27 September 11 White Fruits & Veggies – Don't Knock ‘Em!

If I had a nickel for every time a patient told me that they were told not to eat "white vegetables" I'd be rich. And to boot, I do not agree with that overly simplistic approach to picking fruits and vegetables. Excluding white fruits and vegetables is not wise – it means excluding nutrient-rich foods that have important health benefits.


White fruits and veggies are not just those with white skins, they also include those with white interior fleshy parts. The "white" color comes from naturally-occurring plant pigments called anthoxanthins. This umbrella term includes a wide variety of bioactive chemicals loosely termed "flavonoids" – which include flavones (e.g. rutinol), flavonols (e.g. quercetin), flavonones (e.g. naringin) and flavanols (e.g. catechins and leucoanthocyanins). They are all antioxidants that are also reputed to have anti-inflammatory and anticarcinogenic activity. That is, eating plenty of anthoxanthins from fruits and vegetables might help reduce our risk of cancer and cardiovascular disease.

Color Changes

Cook or soak cauliflower in an acid (e.g. lemon juice) and the white becomes very bright. Cook or soak it in a base (e.g. pH above 7 – baking soda) and the vegetable turns yellow. Cooking it in an aluminum or cast iron pan will cause it to turn an off yellow color since anthoxanthins have a tendency to glob onto (or "complex with") minerals.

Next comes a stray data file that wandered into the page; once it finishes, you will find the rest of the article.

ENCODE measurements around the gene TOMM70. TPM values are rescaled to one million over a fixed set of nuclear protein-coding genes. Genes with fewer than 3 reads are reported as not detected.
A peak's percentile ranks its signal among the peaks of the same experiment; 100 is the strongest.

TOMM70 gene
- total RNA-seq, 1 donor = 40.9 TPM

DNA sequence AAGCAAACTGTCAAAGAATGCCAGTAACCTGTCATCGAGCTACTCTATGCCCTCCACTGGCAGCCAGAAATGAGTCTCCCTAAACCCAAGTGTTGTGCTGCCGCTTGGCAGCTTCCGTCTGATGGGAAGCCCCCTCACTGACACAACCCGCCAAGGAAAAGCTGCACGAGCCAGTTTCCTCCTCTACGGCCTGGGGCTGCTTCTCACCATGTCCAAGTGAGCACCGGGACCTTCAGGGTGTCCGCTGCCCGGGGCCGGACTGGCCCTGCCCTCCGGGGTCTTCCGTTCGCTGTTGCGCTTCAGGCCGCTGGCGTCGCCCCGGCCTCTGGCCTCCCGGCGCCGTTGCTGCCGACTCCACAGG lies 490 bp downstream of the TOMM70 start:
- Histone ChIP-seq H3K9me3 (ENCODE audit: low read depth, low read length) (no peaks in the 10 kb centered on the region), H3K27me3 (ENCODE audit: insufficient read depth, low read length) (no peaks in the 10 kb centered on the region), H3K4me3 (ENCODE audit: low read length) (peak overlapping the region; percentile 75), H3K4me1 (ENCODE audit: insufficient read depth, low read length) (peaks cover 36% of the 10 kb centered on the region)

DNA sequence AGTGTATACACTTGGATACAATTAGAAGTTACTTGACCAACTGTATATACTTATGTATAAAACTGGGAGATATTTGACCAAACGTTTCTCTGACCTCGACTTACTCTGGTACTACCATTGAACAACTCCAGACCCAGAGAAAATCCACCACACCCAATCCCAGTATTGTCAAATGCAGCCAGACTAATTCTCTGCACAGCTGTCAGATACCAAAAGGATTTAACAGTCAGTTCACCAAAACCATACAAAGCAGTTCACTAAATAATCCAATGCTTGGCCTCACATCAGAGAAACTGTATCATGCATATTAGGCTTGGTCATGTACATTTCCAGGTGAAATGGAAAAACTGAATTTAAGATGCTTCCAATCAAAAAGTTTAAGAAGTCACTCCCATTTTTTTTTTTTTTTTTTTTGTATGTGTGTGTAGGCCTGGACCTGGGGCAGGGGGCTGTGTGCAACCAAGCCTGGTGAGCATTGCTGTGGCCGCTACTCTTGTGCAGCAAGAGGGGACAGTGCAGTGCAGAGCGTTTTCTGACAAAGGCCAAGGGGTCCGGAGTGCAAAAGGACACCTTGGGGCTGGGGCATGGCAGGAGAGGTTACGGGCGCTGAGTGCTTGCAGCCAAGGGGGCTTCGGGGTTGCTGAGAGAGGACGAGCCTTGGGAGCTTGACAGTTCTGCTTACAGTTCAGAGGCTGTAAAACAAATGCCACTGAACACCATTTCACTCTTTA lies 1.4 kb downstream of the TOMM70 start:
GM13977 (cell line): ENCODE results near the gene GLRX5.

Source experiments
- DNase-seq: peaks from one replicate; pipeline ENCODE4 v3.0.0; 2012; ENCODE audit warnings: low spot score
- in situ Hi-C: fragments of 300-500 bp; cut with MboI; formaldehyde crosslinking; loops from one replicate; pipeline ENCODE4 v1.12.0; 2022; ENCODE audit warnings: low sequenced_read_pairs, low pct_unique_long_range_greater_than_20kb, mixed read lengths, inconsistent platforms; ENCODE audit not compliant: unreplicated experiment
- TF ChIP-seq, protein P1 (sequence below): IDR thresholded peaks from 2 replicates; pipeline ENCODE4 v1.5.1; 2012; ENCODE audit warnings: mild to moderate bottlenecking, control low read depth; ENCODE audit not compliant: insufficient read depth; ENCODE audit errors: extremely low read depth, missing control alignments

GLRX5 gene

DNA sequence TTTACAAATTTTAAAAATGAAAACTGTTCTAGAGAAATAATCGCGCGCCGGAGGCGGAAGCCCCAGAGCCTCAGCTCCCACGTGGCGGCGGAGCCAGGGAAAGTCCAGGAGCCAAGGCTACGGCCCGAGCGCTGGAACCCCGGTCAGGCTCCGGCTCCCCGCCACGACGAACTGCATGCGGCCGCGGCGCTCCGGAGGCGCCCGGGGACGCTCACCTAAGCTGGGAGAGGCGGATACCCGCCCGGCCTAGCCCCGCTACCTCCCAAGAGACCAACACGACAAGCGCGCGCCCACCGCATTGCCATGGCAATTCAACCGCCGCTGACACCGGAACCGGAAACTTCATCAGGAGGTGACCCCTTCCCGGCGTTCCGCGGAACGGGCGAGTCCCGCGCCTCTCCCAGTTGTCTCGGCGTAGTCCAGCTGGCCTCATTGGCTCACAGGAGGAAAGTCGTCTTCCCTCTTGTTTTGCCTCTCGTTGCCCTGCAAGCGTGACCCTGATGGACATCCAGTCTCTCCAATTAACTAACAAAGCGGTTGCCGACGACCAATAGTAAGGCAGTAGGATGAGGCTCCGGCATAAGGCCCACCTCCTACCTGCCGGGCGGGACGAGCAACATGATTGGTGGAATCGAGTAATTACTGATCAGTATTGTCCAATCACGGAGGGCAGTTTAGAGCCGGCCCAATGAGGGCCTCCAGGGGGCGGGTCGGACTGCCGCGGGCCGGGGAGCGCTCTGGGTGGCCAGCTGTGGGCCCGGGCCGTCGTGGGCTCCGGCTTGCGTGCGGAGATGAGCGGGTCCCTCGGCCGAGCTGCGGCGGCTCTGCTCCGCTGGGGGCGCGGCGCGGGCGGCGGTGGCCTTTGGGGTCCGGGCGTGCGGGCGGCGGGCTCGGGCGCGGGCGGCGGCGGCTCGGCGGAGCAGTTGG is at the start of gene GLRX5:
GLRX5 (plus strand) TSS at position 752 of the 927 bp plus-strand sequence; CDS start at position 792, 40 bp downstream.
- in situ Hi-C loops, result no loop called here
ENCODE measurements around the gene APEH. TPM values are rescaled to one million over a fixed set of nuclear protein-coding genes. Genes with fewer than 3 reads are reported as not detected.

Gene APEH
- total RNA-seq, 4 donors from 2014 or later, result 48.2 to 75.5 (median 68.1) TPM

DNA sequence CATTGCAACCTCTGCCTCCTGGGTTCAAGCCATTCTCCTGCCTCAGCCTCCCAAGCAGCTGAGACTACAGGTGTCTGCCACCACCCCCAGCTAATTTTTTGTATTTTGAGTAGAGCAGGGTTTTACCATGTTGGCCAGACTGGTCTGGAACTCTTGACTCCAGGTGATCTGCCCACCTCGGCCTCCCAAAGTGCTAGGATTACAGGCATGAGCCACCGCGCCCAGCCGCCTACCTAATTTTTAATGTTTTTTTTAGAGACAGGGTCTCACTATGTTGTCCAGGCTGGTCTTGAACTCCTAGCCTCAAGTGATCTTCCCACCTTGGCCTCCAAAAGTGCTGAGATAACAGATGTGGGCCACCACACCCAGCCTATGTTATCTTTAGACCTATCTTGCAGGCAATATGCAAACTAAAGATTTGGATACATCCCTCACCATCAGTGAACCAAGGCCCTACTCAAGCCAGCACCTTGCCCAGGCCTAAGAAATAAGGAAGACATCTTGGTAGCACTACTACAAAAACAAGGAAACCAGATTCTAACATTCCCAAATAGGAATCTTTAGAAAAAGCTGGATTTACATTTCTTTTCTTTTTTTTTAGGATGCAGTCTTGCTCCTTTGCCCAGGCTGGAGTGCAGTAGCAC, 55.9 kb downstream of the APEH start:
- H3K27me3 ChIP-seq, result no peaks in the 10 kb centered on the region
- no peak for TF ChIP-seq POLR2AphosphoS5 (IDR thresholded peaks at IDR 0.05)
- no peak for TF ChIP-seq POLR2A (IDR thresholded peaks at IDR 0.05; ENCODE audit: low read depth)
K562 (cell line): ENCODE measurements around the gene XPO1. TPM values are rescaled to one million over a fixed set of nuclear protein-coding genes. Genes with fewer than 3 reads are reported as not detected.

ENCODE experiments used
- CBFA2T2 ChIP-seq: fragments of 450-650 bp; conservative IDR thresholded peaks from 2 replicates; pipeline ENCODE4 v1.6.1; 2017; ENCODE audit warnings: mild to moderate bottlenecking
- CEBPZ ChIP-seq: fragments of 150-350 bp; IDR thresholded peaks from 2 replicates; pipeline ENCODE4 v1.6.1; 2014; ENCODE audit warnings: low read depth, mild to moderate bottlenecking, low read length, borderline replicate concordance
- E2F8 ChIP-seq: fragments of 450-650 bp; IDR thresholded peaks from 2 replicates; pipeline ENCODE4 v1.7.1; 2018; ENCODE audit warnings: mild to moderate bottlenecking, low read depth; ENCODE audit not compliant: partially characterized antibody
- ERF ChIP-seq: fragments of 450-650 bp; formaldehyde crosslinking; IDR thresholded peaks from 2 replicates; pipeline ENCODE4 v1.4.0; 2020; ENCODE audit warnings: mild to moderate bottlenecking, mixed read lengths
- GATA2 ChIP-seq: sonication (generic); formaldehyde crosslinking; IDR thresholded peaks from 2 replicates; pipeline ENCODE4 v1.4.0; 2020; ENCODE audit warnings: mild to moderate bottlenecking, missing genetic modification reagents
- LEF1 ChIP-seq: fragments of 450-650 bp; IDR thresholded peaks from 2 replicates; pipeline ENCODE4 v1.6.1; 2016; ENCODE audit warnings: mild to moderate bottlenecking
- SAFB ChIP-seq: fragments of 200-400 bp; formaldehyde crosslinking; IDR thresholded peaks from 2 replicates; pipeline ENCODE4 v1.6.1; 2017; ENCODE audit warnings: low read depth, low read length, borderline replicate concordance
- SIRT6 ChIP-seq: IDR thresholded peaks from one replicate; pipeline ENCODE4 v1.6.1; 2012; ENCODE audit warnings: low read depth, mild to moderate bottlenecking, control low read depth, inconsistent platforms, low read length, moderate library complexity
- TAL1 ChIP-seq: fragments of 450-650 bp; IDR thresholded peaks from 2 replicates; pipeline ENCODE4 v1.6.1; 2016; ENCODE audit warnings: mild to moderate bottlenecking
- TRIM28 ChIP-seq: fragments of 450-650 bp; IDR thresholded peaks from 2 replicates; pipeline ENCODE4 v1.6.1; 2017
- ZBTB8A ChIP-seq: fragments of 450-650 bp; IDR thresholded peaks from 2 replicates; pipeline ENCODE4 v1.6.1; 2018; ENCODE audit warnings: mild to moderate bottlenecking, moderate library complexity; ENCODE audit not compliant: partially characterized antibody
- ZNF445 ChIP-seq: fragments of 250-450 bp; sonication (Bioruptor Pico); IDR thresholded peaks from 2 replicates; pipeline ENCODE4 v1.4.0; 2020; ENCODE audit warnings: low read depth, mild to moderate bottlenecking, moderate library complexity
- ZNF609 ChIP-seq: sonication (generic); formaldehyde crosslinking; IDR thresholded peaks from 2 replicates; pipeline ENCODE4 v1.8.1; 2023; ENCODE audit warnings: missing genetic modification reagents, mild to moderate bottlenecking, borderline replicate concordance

White Fruits & Veggies

Some examples of white fruits and veggies include apples, pears, apple juice, bananas, cauliflower, chicory, cucumber, mushrooms, white potatoes and soybeans.

If you need encouragement to increase your intake of white fruits and vegetables, then consider reading the article from USA Today (published 9/16/11), "White Fruits & Vegetables Might Lower Stroke Risk." The authors of the original study estimate that the risk of stroke was reduced by 9% for every 25 gram increase in white fruit consumed (pears and apples). That is less than an ounce of fruit!

White Potatoes

While I agree that folks would do well to ditch potato chips and French fries, I absolutely do not agree that plain unprocessed white potatoes have to be eliminated from a healthy eating plan. Please do not throw the baby out with the bathwater. A medium baked potato with its skin on (about 6 oz) is an excellent source of potassium, vitamin C, and vitamin B6 and a good source of iron and fiber. The carbs are reasonable (36 total carbohydrate grams or about 2.5 carb choices for diabetes meal planning) as are the 160 calories. Eat the skin and flesh and watch what you put on the potato. Nonfat plain Greek yogurt is a delicious substitute for sour cream – far lower in calories and zero saturated fat!
Katherine Isacks, MPS, RD
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Disclaimer: The information provided here does not constitute medical advice. If you are seeking medical advice, please visit your healthcare provider or medical professional.


Foods & Recipes/Fruit & Vegetables Foods & Recipes/Potatoes & French Fries Nutrients/Antioxidants

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